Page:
My Poppy Story

Every time I open my Bible to the Psalms, I smile. Because I see a wine-red, paper-thin flower pressed between its pages.

That flower means so much to me because it represents answered prayer.

I moved to Italy when I was eleven and, for four years, the only person near to my age who was a Christian and could speak English lived two hours away. I rarely saw her and when I did see her, it was only for a short matter of time. Even though I’m not much of a “people person,” I craved fellowship.

I pleaded with God for just one friend. Just one girl who could relate to me. Many tears were shed and God and I had so many conversations about it, which mainly consisted of me begging for a friend. But He did not answer my prayers, at least not in the way I had hopes He would.

Finally, I gave it up to God; I learned to be content with what He had given me.

A few weeks after giving this up, my mom told me a family was considering moving to Florence and they had two girls close to my age. I couldn’t believe it. Never in my wildest dreams did I actually think God would answer my prayers like that.

So for our final year in Italy I had not one, but two friends who lived five minutes away.

On one of their last nights in Italy, they came over to our house for dinner. Grace, one of the girls, handed me a poppy when she came in. Poppies are my most favorite-ist flowers in the world. She told me I could put it in my Bible.

And so I did, to remember that God answers prayers. Even big prayers like asking for someone to get to know me well enough to give me a poppy.

On the page where my poppy is pressed, one verse reads, “Oh give thanks to the Lord, for He is good; for His steadfast love endures forever!” Even though I placed my poppy in my Bible at random, it just happened to be the perfect page. My poppy reminds me to give thanks, that God loves me. It also reminds me of something similar that happened to the Israelites.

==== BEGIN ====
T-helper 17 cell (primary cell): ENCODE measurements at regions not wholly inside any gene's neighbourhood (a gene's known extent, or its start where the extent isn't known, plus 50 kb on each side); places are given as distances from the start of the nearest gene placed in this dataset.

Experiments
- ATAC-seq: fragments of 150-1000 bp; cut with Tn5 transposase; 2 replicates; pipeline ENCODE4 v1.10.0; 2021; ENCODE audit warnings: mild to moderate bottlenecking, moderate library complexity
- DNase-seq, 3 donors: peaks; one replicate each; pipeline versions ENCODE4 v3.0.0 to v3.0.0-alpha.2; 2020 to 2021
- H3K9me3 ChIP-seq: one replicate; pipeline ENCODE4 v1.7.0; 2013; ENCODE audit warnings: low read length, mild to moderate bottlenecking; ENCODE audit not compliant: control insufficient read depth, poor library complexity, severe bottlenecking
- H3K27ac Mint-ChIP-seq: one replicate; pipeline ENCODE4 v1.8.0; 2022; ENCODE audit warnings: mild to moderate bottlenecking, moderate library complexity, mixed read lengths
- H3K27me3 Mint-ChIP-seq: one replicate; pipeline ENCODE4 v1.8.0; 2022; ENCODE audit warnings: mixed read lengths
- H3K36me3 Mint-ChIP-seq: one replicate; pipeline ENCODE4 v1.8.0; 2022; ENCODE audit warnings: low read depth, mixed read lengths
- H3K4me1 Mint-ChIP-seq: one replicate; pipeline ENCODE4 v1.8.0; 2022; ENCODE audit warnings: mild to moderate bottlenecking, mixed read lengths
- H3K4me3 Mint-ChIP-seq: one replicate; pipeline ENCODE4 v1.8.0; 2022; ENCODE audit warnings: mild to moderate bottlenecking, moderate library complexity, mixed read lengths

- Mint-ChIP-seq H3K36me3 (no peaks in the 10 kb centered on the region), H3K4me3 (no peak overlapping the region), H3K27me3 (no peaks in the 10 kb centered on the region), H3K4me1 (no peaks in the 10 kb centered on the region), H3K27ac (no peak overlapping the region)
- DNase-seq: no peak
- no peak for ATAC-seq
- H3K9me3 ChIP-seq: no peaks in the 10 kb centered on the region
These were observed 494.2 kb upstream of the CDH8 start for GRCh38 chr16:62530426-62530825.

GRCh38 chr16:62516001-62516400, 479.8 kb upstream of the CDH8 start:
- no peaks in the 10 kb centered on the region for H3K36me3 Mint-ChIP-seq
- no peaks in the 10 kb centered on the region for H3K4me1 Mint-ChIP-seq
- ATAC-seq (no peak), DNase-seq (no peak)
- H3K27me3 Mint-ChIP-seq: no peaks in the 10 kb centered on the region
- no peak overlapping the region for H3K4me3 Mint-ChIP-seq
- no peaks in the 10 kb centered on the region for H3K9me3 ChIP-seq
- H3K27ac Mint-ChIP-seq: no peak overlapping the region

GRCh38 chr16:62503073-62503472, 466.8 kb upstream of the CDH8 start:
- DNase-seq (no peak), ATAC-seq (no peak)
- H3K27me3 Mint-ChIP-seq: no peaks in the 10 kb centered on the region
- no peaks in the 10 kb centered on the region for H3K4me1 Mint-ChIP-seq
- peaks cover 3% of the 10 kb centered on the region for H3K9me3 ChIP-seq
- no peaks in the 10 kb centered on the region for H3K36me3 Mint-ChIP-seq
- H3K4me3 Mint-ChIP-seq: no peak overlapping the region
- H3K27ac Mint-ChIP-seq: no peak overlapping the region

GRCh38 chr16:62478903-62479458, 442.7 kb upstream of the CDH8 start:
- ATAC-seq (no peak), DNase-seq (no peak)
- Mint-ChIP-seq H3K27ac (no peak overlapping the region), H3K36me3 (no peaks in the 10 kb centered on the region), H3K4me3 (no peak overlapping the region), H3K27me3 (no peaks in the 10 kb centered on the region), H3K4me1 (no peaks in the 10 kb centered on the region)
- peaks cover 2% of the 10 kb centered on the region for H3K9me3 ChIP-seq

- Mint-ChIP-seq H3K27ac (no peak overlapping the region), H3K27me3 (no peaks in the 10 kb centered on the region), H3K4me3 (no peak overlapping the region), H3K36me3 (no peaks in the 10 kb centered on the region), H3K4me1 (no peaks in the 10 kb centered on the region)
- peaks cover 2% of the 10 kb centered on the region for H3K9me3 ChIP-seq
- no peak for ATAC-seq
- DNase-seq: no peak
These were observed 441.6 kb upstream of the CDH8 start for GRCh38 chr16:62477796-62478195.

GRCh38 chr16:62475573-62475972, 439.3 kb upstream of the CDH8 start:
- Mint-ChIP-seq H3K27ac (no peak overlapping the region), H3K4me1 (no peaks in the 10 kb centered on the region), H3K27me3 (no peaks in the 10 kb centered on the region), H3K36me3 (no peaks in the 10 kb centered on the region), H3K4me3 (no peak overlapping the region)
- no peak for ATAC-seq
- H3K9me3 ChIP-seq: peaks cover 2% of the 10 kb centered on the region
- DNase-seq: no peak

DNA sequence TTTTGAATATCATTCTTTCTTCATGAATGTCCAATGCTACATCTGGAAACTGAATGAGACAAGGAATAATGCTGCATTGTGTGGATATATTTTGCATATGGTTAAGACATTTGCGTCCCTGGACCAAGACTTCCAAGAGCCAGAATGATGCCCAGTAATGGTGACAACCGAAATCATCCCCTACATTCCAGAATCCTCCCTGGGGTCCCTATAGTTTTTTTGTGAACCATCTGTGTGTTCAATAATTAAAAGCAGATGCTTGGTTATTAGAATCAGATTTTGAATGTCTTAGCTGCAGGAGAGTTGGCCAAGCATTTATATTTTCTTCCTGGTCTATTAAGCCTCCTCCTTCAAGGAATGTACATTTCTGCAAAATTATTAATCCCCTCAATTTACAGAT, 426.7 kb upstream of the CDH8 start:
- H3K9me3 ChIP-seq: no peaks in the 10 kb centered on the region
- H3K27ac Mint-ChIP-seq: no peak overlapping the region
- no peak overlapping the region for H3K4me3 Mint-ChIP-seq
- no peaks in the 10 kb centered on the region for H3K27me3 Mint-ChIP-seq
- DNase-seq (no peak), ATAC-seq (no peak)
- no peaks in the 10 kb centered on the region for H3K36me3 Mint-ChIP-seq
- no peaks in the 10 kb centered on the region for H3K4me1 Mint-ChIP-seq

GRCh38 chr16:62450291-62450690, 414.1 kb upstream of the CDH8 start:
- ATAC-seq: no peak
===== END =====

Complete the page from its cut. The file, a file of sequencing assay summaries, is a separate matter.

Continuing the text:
In Joshua, the Israelites attempted to cross the Jordan, even though the mighty river was in its flood season. Joshua instructed the people to cross the river, explaining that God said “its waters flowing downstream will be cut off and stand up in a heap.” The people found His words to be true because as soon as their feet touched the water, the river dried up and the everyone was able to walk across it.

God instructed Joshua to take twelve stones, one for each of the twelve tribes of Israel, from the middle of the river. The reason for this is explained in verse twenty:

And Joshua set up at Gilgal the twelve stones they had taken out of the Jordan. He said to the Israelites, “In the future when your descendants ask their parents, ‘What do these stones mean?’ tell them, ‘Israel crossed the Jordan on dry ground.’ For the LORD your God dried up the Jordan before you until you had crossed over. The LORD your God did to the Jordan what he had done to the Red Sea when he dried it up before us until we had crossed over. He did this so that all the peoples of the earth might know that the hand of the LORD is powerful and so that you might always fear the LORD your God.

That poppy is my twelve stones, my reminder that my God is all-powerful, yet He loves me enough to listen to my prayers and answer them. I think it’s important to remember what God has done for us, to remember it often and to tell others what He has done for us. So that He can have the glory He deserves.

What’s your poppy story?


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